While Burton was clearly, according to Rice, a man who was deeply interested in cultural eroticism as denoted by Burton's works in that regard, including the Arabian Nights, but, too, the Anaga Ranga and Kama Sutra "which he discovered (Rice, p. 6)," Burton was influenced in other ways as a result of his own experiences in politics, religion, and by his own European ethnicity. These influences are like an onion-skin layer over his work in Arabian Nights, and serve to create the sense and image of the Oriental that allows the Westerner to see his self in a place intellectually and culturally superior to the Oriental, creating a barrier to equality between the East and the West that would allow the West to see and understand the Oriental as a partner, or an equal, in society, politics, religion, and world affairs.

This essay will explore the ideas and philosophies of other scholars who reject Said's ideas on Orientalism. Some of those scholars will seemingly be the most unlikely persons of opposition, such as Ibn Warraq (2007), who holds that Said's Orientalism is, by way of putting European imperialism at the center of his perspective on Orientalism, is the one who, in the end, is creating the barrier between the equality that is being sought between the East and the West today.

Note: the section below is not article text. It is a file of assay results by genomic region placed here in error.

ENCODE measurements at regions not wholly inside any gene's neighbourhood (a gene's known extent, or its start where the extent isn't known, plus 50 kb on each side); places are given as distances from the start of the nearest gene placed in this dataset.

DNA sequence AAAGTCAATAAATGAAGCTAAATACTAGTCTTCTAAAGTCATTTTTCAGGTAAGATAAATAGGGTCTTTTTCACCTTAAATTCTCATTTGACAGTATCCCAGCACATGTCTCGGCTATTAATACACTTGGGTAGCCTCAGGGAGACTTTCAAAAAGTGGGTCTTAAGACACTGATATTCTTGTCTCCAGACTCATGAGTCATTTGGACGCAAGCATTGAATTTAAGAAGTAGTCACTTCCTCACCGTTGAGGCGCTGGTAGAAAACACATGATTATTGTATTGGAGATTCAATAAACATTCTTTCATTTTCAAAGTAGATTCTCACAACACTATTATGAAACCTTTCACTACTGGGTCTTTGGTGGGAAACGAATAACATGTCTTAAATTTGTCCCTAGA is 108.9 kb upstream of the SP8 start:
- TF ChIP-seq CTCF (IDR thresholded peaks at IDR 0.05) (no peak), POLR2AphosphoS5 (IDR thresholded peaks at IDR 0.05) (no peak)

These ideas and philosophies will be examined in relation to Burton's interpretation and annotations in One Thousand Nights and One Night, and begins with a literature review of the existing literature on Orientalism, and, for comparison, other adaptations and interpretations of Burton's work. The history of the origins of collection of stories told by the character Shahrazad that comprise the Arabian Nights will be explored so that on the basis of origin some understanding of the place of the work in the life of the Oriental can be better understood. This is necessary to understand how, taken out of the context of overall meaning in which it was intended to be read, can impact the perception and understand of Orientals as a people when read by readers (Western) who read without the benefit of having traveled to, or experienced the Orient themselves.

The sensitive and emotional issues of savage slavery as depicted in the stories in conjunction with an exploration of the condition and savagery of slavery perpetrated against people of other cultures by the West will be examined here and used as a comparison that will demonstrate that in this regard, at least, not only is the West an equal offender as transgressor of human rights, but… [END OF PREVIEW] . . . READ MORE